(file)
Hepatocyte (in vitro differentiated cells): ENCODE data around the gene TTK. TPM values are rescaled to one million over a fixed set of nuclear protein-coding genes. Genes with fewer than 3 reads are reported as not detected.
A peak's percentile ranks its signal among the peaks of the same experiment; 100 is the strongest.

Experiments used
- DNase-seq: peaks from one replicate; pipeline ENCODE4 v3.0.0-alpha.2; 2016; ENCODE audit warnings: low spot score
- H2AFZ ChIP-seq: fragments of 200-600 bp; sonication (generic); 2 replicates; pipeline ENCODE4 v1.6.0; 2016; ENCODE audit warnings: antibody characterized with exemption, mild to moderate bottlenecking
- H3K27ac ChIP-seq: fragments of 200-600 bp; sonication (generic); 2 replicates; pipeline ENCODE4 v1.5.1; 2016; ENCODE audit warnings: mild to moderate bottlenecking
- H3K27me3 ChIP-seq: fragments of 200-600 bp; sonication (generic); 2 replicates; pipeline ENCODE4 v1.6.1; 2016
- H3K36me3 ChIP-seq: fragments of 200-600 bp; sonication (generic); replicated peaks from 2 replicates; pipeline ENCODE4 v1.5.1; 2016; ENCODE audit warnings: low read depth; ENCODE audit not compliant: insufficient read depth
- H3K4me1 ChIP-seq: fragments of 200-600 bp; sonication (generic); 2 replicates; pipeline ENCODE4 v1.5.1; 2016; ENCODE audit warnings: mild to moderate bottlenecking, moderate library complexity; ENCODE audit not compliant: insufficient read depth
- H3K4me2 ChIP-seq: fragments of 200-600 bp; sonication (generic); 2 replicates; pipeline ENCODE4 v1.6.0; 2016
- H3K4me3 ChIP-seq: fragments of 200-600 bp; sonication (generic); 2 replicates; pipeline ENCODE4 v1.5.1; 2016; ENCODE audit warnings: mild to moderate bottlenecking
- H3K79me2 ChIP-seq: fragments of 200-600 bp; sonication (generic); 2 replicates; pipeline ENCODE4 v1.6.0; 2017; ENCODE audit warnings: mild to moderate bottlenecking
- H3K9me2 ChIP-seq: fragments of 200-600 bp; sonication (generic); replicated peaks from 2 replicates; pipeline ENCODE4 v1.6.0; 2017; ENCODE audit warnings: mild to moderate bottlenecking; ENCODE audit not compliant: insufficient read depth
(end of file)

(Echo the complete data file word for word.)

Hepatocyte (in vitro differentiated cells): ENCODE data around the gene TTK. TPM values are rescaled to one million over a fixed set of nuclear protein-coding genes. Genes with fewer than 3 reads are reported as not detected.
A peak's percentile ranks its signal among the peaks of the same experiment; 100 is the strongest.

Experiments used
- DNase-seq: peaks from one replicate; pipeline ENCODE4 v3.0.0-alpha.2; 2016; ENCODE audit warnings: low spot score
- H2AFZ ChIP-seq: fragments of 200-600 bp; sonication (generic); 2 replicates; pipeline ENCODE4 v1.6.0; 2016; ENCODE audit warnings: antibody characterized with exemption, mild to moderate bottlenecking
- H3K27ac ChIP-seq: fragments of 200-600 bp; sonication (generic); 2 replicates; pipeline ENCODE4 v1.5.1; 2016; ENCODE audit warnings: mild to moderate bottlenecking
- H3K27me3 ChIP-seq: fragments of 200-600 bp; sonication (generic); 2 replicates; pipeline ENCODE4 v1.6.1; 2016
- H3K36me3 ChIP-seq: fragments of 200-600 bp; sonication (generic); replicated peaks from 2 replicates; pipeline ENCODE4 v1.5.1; 2016; ENCODE audit warnings: low read depth; ENCODE audit not compliant: insufficient read depth
- H3K4me1 ChIP-seq: fragments of 200-600 bp; sonication (generic); 2 replicates; pipeline ENCODE4 v1.5.1; 2016; ENCODE audit warnings: mild to moderate bottlenecking, moderate library complexity; ENCODE audit not compliant: insufficient read depth
- H3K4me2 ChIP-seq: fragments of 200-600 bp; sonication (generic); 2 replicates; pipeline ENCODE4 v1.6.0; 2016
- H3K4me3 ChIP-seq: fragments of 200-600 bp; sonication (generic); 2 replicates; pipeline ENCODE4 v1.5.1; 2016; ENCODE audit warnings: mild to moderate bottlenecking
- H3K79me2 ChIP-seq: fragments of 200-600 bp; sonication (generic); 2 replicates; pipeline ENCODE4 v1.6.0; 2017; ENCODE audit warnings: mild to moderate bottlenecking
- H3K9me2 ChIP-seq: fragments of 200-600 bp; sonication (generic); replicated peaks from 2 replicates; pipeline ENCODE4 v1.6.0; 2017; ENCODE audit warnings: mild to moderate bottlenecking; ENCODE audit not compliant: insufficient read depth